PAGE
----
The Art of Negotiation
Want a bigger paycheck? A better marriage? How to get what you want at the conference table or the kitchen table.
- Listen First "There's a saying among negotiators that whoever talks the most during a negotiation loses," says Bobby Covic, author of Everything's Negotiable! Being the first one to listen is crucial to building trust. Just getting the listening part of a negotiation right can satisfy many of the core concerns Shapiro cites.
However, listening—really paying attention to what the other person has to say—is hard. Gregorio Billikopf, a negotiator for the University of California system, offers several good listening practices:
- Sit Down
This signals to the other person that time will be spent to hear their side. Never ask someone to talk if there isn't enough time to listen.
- Find Common Ground
Approach the other person by talking about a neutral topic of mutual interest—say, baseball or knitting. It helps both parties relax and starts the flow of conversation. Transition to the problem by saying, "I want to talk about an issue important to me, but first I want to hear what you have to say about it."
- Move In
Leaning in to the conversation indicates interest. Head nods also help in letting the other side know their thoughts are being followed. But constant nodding or saying "right" over and over will seem insincere.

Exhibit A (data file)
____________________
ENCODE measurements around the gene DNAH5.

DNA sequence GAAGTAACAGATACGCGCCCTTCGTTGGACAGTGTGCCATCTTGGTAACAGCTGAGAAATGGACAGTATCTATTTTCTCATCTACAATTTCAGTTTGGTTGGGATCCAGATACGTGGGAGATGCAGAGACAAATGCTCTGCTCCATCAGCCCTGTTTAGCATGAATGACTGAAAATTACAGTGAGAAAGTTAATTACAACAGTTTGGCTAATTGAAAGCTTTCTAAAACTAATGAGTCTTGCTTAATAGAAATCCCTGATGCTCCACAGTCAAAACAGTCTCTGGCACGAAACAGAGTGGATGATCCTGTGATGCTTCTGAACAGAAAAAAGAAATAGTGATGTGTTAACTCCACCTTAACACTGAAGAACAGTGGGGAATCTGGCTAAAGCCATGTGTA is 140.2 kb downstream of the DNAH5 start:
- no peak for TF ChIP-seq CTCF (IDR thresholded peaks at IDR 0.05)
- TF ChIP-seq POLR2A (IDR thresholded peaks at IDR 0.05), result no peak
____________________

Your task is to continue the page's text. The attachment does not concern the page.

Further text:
- Keep Your Cool
Experts agree on ground rules for communicating problems—no yelling and no walking away.
- Be Brief
Don't go on and on, says Billikopf. He also suggests avoiding words such as "we disagree," a phrase that throws a person to the defensive.
- Forget Neutrality
Trying to control your emotions usually backfires, says Shapiro. The other person can read anger and frustration in a wrinkled forehead or a tense mouth, and negative emotions ruin negotiations. Instead, mine the situation to find whatever positive emotions can be brought to the table—like letting a spouse who's fallen behind on his end of the chores know that his hard work is admirable and the extra money he's earning is appreciated.
- Avoid Empty Threats
Intimidation can be powerful—but use it sparingly. Empty threats will diminish the other person's respect for you.
- Don't Yield
Caving on important issues may seem noble, says Billikopf, but it ruins a relationship. "You're not asking the other person to consider your point of view," he says. Instead, look for compromises. Compromise is like stretching. Stop doing it and pretty soon there's no way to bend at all